|I'm not here for any political party -- Farrakhan
Farrakhan tells press to probe leaders
Thursday, March 21, 2002
|Nation of Islam leader, Louis Farrakhan, speaking at a news conference at the Hilton Kingston Hotel shortly after his arrival in Jamaica yesterday for a five-day visit. (Photo: John Nicholson)|
LOUIS Farrakhan, the leader of America's Nation of Islam, made clear yesterday that his visit to Jamaica was not to support any political party and told the press that it should keep a close inspection of those in leadership, exposing the things they would seek to hide.
"The more you put light on the things that light needs to be shed on, the more you increase the awareness of the population and the more that population will vote their self-interest," Farrakhan said at a press conference shortly after he arrived in Jamaica for a five-day visit.
"You must always be willing to search out not what is said from the exalted position but ... to see what is behind the thing and expose it," he added. "If we have nothing to hide we should not mind your close inspection."
Farrakhan is on his sixth visit to Jamaica, invited by a group of Jamaican Muslims. He will give two major speeches -- Friday night at a $5,000 a plate dinner at Le Meridien Jamaica Pegasus Hotel and Sunday at the National Arena where the entrance fee will be $500.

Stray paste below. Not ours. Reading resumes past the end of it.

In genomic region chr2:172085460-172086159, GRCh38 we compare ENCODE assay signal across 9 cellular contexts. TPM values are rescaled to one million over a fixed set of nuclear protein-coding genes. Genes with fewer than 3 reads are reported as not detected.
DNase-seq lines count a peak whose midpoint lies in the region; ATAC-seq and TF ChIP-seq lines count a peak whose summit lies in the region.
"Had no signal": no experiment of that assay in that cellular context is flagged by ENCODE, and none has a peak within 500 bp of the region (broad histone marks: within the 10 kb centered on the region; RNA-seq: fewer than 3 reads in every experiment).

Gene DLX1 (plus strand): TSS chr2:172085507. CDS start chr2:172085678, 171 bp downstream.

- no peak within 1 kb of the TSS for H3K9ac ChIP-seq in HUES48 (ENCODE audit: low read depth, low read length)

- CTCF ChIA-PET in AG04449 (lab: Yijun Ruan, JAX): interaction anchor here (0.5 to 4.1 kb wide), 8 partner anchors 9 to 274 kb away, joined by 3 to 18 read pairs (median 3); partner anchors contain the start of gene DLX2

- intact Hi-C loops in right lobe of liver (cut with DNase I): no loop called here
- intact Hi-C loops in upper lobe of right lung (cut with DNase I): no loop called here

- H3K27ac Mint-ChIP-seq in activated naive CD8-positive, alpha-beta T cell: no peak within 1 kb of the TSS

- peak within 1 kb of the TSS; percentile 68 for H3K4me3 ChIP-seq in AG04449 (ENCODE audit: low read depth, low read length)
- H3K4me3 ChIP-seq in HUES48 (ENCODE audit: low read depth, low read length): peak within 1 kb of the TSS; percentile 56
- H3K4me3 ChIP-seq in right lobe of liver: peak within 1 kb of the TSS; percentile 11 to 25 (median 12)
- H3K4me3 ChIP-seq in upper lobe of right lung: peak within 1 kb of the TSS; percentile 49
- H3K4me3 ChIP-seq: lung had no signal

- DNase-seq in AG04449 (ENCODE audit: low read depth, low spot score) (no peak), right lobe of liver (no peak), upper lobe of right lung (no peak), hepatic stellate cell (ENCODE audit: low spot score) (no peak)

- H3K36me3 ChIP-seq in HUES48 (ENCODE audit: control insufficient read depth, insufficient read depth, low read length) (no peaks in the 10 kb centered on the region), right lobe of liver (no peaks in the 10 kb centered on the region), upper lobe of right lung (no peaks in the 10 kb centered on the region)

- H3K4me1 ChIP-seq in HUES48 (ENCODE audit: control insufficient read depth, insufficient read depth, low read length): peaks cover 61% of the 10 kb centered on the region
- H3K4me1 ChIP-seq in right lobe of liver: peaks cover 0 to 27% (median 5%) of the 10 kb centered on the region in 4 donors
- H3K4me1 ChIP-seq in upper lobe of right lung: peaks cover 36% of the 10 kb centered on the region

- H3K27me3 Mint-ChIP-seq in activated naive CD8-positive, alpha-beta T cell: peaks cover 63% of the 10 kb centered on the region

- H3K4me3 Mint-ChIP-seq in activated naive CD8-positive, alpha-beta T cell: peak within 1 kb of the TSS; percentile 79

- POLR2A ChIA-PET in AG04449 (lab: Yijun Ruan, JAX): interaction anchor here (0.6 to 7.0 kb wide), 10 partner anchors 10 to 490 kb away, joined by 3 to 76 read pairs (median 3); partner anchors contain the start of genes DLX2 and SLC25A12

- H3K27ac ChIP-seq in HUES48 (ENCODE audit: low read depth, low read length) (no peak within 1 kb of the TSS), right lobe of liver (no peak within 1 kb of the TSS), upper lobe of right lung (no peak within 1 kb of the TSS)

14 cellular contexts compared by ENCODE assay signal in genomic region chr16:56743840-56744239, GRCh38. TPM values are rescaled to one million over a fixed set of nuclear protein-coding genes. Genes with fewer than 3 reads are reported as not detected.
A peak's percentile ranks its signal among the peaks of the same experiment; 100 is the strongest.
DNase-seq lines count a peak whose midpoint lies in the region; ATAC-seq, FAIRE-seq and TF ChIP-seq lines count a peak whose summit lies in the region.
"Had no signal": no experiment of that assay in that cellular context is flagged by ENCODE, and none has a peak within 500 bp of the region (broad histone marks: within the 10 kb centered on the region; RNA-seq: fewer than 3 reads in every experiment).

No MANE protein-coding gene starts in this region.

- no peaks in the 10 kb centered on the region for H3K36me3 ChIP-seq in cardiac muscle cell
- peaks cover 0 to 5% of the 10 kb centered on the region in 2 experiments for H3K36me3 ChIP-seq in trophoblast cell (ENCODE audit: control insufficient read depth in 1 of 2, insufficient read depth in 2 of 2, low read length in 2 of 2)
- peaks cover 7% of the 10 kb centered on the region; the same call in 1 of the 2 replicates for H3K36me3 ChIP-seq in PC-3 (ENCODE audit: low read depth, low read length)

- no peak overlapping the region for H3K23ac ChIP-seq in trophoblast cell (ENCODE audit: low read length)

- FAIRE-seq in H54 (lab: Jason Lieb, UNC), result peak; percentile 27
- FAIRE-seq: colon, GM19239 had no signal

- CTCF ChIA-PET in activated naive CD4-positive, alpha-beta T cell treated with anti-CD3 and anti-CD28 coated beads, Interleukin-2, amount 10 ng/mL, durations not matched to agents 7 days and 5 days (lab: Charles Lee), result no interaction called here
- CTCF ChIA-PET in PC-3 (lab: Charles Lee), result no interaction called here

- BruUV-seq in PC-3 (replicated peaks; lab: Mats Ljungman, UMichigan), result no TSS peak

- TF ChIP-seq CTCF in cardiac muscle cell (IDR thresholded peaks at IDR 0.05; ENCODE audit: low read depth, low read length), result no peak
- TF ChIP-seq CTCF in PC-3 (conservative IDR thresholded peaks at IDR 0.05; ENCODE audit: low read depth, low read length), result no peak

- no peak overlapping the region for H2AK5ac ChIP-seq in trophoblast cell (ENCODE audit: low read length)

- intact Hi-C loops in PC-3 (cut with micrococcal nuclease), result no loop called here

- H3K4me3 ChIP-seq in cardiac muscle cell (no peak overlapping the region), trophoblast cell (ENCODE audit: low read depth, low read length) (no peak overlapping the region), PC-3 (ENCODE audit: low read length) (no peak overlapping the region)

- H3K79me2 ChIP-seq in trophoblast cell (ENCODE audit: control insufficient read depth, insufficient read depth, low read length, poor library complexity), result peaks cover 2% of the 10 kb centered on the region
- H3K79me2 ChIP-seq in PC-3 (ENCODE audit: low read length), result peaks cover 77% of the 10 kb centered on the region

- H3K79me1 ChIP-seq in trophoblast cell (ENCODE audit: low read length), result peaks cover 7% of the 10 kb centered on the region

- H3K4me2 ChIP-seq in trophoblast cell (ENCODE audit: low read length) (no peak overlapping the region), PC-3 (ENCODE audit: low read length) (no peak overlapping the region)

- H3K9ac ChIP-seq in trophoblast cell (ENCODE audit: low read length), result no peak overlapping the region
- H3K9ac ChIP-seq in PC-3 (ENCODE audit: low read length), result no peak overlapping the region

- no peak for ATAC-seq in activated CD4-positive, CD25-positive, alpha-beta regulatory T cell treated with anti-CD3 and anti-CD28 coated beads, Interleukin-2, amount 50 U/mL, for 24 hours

The proceeds of the events, the sponsors say, will go towards Boys' Town, the Kingston home and school for boys, and a health fund for Danielle Henry, a young girl who needs expensive medical treatment abroad.
But before his arrival there were suggestions from some quarters that Farrakhan's presence was to support the campaign of the ruling People's National Party ahead of general elections -- a claim that was dismissed by the PNP. They had no involvement whatsoever in the visit, the party's general-secretary, Maxine Henry-Wilson, said.
In fact, Farrakhan, whose message espouses black upliftment, will meet both Prime Minister P J Patterson and Opposition Leader Edward Seaga. He is likely to tell them about his concern about Jamaica's divisive politics.
"... If it were made to appear that I came here to aid one party against another, that would discredit my presence and it would severely limit me from the spiritual underpinning of the theme -- out of many, one," he told reporters.
The Black Muslim minister said that he was affected by the reports of "a spate of blood-letting on this island" at elections and stressed that Jamaicans should understand that "politics is the art and science of the government to support the principles upon which life is based".
"... Anytime we get so embroiled politically that another human being's life means nothing to us, then there is something wrong with our understanding of the art and science of government, when we will allow death and destruction to accompany our desire for political power," Farrakhan said.
He added: "I may be wrong, but I do not think that politics should be the means of splitting up families or sentencing one another to disapproval and disrespect simply because we have a different viewpoint."